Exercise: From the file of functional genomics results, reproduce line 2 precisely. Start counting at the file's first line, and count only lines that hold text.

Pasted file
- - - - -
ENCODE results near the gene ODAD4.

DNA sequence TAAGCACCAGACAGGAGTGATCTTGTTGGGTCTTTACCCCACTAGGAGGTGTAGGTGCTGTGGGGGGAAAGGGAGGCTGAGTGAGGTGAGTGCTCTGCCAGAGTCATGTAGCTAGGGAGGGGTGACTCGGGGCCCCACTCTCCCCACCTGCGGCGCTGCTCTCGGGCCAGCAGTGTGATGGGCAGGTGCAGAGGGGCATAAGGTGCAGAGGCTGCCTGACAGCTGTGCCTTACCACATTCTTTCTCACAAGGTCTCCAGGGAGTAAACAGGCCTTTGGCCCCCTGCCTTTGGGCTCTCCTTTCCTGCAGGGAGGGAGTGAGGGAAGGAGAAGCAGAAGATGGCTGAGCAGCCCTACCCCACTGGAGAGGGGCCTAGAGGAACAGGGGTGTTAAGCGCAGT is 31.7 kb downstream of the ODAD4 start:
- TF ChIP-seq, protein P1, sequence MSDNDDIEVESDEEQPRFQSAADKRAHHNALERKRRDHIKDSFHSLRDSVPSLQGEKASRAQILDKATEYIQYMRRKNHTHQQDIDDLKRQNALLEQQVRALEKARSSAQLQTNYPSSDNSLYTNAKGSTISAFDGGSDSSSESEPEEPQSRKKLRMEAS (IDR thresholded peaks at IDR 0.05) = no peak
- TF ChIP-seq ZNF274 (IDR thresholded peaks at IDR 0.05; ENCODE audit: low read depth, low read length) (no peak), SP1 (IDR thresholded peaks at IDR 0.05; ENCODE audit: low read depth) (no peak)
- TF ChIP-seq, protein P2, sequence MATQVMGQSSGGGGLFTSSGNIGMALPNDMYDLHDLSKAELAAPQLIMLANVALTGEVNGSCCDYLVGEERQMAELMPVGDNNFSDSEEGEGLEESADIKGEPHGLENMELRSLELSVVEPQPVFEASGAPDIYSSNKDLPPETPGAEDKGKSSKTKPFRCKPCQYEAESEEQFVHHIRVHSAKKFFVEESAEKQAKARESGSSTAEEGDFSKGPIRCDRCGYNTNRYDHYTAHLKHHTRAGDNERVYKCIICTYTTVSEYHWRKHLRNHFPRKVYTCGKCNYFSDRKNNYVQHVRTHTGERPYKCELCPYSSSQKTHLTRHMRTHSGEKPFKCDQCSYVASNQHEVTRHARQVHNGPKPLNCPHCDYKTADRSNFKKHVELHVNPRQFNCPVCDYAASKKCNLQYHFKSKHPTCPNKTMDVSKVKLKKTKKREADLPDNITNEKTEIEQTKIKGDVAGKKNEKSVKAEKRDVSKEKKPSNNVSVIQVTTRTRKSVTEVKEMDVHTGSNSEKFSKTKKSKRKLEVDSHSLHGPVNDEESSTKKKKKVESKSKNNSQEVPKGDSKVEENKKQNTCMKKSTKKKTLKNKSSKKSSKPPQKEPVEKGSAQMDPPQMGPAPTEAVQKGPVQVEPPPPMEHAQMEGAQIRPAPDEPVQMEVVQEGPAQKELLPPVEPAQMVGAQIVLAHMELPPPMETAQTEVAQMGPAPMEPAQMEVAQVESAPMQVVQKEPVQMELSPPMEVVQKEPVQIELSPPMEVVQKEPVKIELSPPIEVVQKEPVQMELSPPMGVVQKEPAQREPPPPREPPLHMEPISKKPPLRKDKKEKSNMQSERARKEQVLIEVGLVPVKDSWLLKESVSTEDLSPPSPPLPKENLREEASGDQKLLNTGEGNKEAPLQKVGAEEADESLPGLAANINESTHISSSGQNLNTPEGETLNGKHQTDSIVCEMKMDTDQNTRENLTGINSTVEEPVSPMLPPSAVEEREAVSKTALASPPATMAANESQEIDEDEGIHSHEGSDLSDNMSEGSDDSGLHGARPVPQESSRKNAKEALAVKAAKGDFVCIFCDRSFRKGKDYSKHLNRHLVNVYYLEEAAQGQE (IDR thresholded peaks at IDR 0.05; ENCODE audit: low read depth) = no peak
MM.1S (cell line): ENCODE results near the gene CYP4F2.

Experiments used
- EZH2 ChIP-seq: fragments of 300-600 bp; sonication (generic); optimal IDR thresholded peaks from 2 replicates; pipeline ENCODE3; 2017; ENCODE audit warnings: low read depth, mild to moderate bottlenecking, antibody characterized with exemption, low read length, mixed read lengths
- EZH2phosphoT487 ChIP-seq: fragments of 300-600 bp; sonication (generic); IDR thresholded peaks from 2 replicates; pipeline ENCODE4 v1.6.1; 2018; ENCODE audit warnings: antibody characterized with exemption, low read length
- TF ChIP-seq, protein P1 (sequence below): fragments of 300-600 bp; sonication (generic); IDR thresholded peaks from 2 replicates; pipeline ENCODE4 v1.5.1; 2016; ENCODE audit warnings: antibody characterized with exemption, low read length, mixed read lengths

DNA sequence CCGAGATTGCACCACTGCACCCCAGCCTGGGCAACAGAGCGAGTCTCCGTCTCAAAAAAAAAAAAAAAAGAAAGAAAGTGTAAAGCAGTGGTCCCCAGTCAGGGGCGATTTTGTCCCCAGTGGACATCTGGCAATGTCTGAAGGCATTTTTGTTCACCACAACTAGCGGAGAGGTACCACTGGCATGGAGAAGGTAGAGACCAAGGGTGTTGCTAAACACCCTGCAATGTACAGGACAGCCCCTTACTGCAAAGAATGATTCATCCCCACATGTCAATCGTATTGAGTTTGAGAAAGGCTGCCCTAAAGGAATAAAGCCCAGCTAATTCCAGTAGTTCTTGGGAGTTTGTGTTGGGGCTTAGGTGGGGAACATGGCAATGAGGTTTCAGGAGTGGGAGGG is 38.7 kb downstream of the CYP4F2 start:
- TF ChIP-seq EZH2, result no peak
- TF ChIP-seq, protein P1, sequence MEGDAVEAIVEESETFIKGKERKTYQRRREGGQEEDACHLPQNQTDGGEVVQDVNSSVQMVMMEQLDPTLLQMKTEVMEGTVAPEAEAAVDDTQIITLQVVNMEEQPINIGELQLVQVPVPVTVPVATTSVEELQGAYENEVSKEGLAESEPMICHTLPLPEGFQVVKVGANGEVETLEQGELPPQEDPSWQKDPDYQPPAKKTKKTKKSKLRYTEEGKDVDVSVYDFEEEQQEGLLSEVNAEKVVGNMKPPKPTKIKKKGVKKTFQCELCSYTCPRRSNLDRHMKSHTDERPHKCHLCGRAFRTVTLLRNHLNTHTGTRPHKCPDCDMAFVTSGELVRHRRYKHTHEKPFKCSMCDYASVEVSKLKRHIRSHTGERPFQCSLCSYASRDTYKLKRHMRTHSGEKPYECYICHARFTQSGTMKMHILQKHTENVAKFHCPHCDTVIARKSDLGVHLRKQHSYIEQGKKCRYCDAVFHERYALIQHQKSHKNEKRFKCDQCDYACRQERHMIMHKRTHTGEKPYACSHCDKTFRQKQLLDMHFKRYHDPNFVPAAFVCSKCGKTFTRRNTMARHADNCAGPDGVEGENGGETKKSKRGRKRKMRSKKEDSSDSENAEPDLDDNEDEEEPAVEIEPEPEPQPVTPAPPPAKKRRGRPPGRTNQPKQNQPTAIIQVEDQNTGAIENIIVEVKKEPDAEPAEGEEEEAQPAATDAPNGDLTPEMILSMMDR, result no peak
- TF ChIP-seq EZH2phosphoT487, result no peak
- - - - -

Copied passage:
DNA sequence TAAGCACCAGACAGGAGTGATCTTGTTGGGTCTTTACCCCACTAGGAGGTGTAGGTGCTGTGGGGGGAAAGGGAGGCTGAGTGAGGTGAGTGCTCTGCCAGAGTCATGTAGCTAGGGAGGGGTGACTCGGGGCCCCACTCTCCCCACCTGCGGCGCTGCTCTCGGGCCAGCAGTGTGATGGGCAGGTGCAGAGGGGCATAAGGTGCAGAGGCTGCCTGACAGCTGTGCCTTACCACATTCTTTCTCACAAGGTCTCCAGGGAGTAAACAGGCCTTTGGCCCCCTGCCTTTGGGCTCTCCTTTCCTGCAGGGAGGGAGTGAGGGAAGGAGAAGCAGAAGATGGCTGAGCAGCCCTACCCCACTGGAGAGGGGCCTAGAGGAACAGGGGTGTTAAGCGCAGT is 31.7 kb downstream of the ODAD4 start: